COVID -19 and the investment markets

26 Mar 2020
John Drysdale
A 10 minute read
by Jon Drysdale

Investment markets in turmoil

Following weeks of turbulence on global stock markets you may be concerned about how this affects your investments and wondering if you need to take any action.

What just happened?

The value of stock markets fell swiftly when it became apparent that COVID-19 is likely to have a severely negative impact on global productivity. Since mid-March this quickly escalated to fears of a full-blown global recession and as countries across the planet lockdown their citizens this has become a near certainty.

Prior to recent events the underlying global economic situation could be described as ‘healthy’. Banks were/are well capitalised directly as a result of the 2008 financial crisis. Western governments were shrugging off a decade of austerity and our major companies had strong balance sheets. Trade tensions between the US and China had softened and Brexit trade deals were being conducted with a positive trajectory. All of this is now at stake. Global stock-markets have indiscriminately priced in the future risk of recession to the world’s major economies. In times of economic crisis markets fall and ask questions later.

What can we do about it?

Central banks, specifically The Bank of England and the US Federal Reserve were quick to provide reassurance of support in the inevitable economic down. Interest rates are now close to 0% in the US and UK. However, it quickly became apparent that restriction of movement would have devastating effect on corporations and their employees. Astonishingly, in a desperate attempt to avoid mass unemployment, corporate failure and the chaos that might have ensued, governments began to underwrite or heavily subsidise the salaries of workers. Notably and more recently the US and UK have pledged massive packages of support for their economies and corporations. This may yet make the 2008 bailout look like a small overdraft in comparison.

Apart from the lifeline that these measures offer individuals and companies there has been a positive impact on global markets. On March 24th the Dow Jones (the main US stock market) recorded its best day since 1933. Gains such as this are not a recovery but are perhaps the tentative green shoots of stability. We may look back on this as ‘the end of the beginning’ of the 2020’s market woes, although it is too early for predictions.

Is this the same as the last financial crisis?

Whilst the sharp falls in stock market values might appear similar those of 2008 the underlying reasons for this are very different. First, the current economic woes are akin to a natural disaster rather than underlying economic problems. It remains to be seen how long a shadow this will cast. Will the recession be short-lived once the virus recedes? Are we facing a new age of austerity?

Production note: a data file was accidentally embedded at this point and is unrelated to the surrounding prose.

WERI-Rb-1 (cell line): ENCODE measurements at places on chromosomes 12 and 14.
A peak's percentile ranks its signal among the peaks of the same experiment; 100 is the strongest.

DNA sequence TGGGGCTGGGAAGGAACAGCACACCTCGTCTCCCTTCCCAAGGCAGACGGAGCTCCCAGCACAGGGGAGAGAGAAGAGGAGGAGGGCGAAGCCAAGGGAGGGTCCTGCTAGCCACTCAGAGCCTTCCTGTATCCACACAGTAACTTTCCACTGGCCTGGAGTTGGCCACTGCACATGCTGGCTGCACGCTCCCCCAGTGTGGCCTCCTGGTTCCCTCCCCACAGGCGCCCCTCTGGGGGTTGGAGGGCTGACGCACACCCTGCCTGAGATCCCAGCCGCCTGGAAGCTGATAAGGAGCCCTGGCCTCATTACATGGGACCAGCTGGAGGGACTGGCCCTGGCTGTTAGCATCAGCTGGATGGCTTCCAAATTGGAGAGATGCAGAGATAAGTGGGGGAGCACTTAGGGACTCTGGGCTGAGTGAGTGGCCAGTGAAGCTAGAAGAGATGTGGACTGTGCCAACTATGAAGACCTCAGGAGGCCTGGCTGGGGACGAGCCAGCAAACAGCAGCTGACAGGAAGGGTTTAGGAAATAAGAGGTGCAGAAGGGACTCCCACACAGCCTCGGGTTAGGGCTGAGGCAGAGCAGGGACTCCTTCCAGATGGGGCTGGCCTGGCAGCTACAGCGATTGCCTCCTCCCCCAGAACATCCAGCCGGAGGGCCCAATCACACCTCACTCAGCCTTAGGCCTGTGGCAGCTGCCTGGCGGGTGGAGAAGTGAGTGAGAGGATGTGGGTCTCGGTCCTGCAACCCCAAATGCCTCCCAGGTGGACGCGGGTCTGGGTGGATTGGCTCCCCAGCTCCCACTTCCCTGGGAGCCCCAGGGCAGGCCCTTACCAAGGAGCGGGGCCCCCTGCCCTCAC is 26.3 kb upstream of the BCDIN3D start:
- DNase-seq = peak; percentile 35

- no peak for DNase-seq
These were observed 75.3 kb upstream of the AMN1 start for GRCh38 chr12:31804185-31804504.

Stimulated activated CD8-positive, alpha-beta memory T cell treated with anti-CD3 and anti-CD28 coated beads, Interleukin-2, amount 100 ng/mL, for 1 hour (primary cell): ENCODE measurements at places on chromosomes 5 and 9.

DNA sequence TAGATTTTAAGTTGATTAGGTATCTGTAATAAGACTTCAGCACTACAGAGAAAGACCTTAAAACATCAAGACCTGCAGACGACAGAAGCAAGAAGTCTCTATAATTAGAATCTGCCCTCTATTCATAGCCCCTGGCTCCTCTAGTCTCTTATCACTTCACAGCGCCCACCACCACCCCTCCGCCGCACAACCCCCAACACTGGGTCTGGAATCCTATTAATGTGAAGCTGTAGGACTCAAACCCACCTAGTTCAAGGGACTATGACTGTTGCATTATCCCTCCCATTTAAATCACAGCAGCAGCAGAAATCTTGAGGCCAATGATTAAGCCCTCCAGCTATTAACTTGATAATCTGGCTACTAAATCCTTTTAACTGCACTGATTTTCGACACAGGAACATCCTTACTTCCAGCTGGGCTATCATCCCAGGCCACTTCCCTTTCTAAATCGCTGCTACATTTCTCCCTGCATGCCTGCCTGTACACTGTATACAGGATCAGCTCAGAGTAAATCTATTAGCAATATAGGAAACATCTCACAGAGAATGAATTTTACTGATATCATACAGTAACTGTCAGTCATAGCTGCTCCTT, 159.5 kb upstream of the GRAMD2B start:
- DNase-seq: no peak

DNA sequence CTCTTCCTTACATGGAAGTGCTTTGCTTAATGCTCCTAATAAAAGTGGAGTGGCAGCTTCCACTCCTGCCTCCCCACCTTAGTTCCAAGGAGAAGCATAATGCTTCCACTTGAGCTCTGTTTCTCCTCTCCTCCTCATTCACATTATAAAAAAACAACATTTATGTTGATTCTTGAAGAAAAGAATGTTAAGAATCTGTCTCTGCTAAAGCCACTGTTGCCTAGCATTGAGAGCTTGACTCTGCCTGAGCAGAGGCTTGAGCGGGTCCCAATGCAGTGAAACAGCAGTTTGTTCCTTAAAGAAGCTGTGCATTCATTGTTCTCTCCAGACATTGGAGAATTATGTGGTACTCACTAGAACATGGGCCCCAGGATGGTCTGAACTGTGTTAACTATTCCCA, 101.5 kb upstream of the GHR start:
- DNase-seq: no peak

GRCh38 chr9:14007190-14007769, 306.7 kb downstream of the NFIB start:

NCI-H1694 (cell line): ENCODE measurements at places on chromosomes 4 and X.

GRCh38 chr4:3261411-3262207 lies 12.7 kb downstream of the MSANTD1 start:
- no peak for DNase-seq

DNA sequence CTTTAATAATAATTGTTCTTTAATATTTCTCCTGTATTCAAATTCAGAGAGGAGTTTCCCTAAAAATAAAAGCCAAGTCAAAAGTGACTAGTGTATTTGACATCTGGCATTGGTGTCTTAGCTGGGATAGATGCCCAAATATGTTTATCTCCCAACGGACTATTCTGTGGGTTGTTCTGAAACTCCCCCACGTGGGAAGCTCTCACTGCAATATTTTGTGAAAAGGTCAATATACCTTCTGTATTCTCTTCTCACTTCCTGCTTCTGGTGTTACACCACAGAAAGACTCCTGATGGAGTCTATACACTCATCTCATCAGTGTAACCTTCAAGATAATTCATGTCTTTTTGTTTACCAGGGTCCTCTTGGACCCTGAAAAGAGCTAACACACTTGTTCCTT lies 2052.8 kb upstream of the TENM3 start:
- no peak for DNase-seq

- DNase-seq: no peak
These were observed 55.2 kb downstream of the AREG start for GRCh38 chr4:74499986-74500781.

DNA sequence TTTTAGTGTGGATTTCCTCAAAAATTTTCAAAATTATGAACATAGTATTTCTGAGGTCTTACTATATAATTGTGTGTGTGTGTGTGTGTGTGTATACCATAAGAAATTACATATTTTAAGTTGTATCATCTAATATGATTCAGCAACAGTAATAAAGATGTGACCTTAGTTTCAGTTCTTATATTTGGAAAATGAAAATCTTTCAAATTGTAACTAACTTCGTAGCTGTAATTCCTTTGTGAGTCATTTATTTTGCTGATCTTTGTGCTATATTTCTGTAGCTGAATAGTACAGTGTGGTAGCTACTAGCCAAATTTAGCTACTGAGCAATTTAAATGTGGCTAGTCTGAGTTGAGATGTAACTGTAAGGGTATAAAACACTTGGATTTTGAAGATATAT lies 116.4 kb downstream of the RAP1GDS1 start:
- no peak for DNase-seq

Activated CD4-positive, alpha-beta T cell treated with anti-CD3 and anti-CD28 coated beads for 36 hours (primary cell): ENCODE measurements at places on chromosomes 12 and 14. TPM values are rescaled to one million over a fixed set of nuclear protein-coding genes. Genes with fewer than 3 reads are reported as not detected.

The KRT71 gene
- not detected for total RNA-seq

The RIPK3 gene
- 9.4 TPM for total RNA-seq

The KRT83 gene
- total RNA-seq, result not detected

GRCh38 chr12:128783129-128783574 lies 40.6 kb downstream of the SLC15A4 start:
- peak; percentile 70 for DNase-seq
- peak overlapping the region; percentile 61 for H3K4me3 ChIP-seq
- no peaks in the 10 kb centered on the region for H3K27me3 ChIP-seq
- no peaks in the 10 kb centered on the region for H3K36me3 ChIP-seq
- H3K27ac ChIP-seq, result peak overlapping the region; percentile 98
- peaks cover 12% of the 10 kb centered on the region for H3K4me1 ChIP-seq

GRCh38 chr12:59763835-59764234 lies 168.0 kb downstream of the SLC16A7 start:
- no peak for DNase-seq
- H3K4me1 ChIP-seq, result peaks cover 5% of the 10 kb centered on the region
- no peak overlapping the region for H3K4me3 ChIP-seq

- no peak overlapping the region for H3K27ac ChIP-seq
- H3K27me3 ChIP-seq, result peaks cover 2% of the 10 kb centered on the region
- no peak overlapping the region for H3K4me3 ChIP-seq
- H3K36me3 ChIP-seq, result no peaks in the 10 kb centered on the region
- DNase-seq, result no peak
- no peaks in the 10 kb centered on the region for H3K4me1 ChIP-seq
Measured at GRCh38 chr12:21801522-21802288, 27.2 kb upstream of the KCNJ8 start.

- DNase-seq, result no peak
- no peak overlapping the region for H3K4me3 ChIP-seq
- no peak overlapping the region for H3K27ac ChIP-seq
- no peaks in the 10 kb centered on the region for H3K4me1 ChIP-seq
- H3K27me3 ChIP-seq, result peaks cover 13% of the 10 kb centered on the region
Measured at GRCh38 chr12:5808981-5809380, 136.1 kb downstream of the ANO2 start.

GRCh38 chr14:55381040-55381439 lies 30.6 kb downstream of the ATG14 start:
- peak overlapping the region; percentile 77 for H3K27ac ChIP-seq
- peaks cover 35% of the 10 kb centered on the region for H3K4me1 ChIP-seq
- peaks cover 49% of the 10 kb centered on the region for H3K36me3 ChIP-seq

How does this affect my portfolio?

The value is very likely to have reduced as a result of stock market falls. However, your portfolio probably has exposure to other assets such as government and corporate bonds and commercial property. This means that your investments won’t have fallen as much as the headline indices (e.g. the FTSE 100).

Do I need to do anything?

In such times of market volatility, especially during sudden and unexpected market downturns, the best advice is not to make any immediate changes. For example, suddenly reducing your exposure to share-based funds at this time could mean you miss out on the inevitable upturn. If you move funds into cash any recent losses could be unnecessarily ‘crystalised’. As such we do not recommend any change to your strategy. If you are making phased withdrawals from your portfolio then these can probably continue. Needless to say, that fund managers will be taking steps to minimise volatility within their investment funds where possible.

Our experience of past market volatility shows that keeping a long-term perspective is the best approach. To put a number on this you should expect to invest for a period of at least 5 years. Bear in mind that no stock market downturn has lasted longer than 2 years. Some may view the recent market falls as an opportunity, although we might reasonably predict that there will be much more volatility and economic pain to come.

Author's note: The investments markets and global economy is volatile at this time. Please don't rely on our commentary to make financial decisions. We advice you seek individual advice before making any changes to your financial plans at this time.